Eat Smart · Nutrition

Everything You Need to Know About High-Fructose Corn Syrup

What words come to mind when you hear the name “high-fructose corn syrup?” If any of them include “harmful,” “junk food,” or “unhealthy,” you share the same mindset as more than half of the U.S. According to the NPD group, a market research firm, 53 percent of all Americans now say they are concerned that high-fructose corn syrup may pose a health hazard. Most of us can find this term, abbreviated HFCS, on the nutrition labels of processed foods ranging anywhere from chewy granola bars to soft drinks. We have been told to avoid many of these products, like Coca Cola, Pop-Tarts, and Kellogg’s Frosted Flakes, for several other nutritional reasons, but now HFCS has become the nationwide blame for various health defects.

Developed in the 1960s as a convenient way to sweeten food, HFCS has become the most common added sweetener in the America, as well as one of the most successful food ingredients in modern history. Between 1970 and 1990, this sweetener came into widespread use with popular manufacturing properties like its low freezing point to retain moisture and its inability to mask flavors. Above all, however, the heavily subsidized corn crop in the U.S. makes HFCS very inexpensive. For instance, HFCS is made by extracting starch from corn and treating it to break the bonds between the glucose molecules. The resulting corn syrup is then treated to convert about half of the glucose to fructose. The industry knows HFCS as 55 percent fructose and 45 percent glucose, creating debate due to the greater concentration of fructose in the solution.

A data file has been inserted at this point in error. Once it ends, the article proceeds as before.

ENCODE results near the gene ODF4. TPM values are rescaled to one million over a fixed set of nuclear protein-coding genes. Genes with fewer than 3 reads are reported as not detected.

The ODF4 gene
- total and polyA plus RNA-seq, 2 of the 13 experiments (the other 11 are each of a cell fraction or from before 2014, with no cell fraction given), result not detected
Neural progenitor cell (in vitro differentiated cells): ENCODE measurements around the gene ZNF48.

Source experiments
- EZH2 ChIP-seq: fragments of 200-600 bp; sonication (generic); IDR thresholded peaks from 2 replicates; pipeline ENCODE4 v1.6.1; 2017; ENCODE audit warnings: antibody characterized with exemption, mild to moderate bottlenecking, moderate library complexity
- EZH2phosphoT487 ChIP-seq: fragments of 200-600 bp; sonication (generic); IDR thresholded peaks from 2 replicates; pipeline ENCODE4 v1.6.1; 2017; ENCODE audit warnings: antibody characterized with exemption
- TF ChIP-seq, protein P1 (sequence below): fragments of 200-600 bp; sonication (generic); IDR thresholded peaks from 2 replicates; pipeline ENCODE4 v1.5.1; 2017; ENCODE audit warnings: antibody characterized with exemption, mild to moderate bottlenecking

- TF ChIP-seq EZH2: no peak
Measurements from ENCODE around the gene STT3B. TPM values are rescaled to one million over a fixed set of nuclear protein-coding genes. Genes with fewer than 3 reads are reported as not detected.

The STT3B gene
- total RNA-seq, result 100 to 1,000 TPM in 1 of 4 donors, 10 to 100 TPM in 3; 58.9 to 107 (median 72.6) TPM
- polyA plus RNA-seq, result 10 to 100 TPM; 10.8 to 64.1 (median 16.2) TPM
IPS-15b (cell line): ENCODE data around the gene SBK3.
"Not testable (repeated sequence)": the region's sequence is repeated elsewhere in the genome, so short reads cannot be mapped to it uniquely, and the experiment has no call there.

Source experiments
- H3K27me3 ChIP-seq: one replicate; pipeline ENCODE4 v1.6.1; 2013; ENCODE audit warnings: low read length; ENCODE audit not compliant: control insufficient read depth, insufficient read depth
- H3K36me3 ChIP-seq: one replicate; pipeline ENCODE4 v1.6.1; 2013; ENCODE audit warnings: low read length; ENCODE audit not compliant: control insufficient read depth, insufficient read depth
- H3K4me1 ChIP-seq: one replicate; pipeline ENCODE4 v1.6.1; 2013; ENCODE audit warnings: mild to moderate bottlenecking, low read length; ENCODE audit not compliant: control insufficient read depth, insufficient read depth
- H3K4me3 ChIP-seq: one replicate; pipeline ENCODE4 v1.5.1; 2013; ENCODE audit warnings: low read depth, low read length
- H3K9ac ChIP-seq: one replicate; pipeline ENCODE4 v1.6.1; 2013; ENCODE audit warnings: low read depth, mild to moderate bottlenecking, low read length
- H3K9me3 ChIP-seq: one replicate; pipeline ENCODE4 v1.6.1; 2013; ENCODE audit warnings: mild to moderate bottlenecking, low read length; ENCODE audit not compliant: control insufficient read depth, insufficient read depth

Increased consumption of HFCS has been shown to parallel increased obesity, which in turn intensifies the risk of diabetes and heart disease. Several people argue that the impact of HFCS consumption on weight gain is due to the greater amount of fructose than glucose found in the syrup versus that found in 1970s most common sweetener, sucrose. When excess is consumed, fructose is converted to fat more readily than glucose. In addition, fructose does not stimulate the release of hormones that suppress appetite or inhibit the release of hormones that stimulate appetite as effectively as glucose. When consumed, glucose gets absorbed into the bloodstream and ushered, with the help of insulin, into fat and muscle tissue. On the other hand, the majority of fructose, when consumed, travels to the liver where it stimulates the production of triglycerides. A buildup of these triglycerides often coincides with insulin resistance and is a strong risk factor for heart disease.

Although many Americans have speculations regarding the switch from sucrose to HFCS, it is still unclear whether the small differences in the proportion of glucose to fructose in HFCS have led to the obesity epidemic. Of course, it would be unreasonable to deem a single additive the major risk of harmful health conditions like obesity and heart disease when several other variables must be evaluated to improve overall health. Hunt’s ketchup, along with Gatorade, Wheat Thins, and the baked goods at Starbucks, have all replaced HFCS with regular sugar. Either way, it is important to recognize that in the end, sugar is sugar, and HFCS will not cause harm in moderation.

By Allison Milch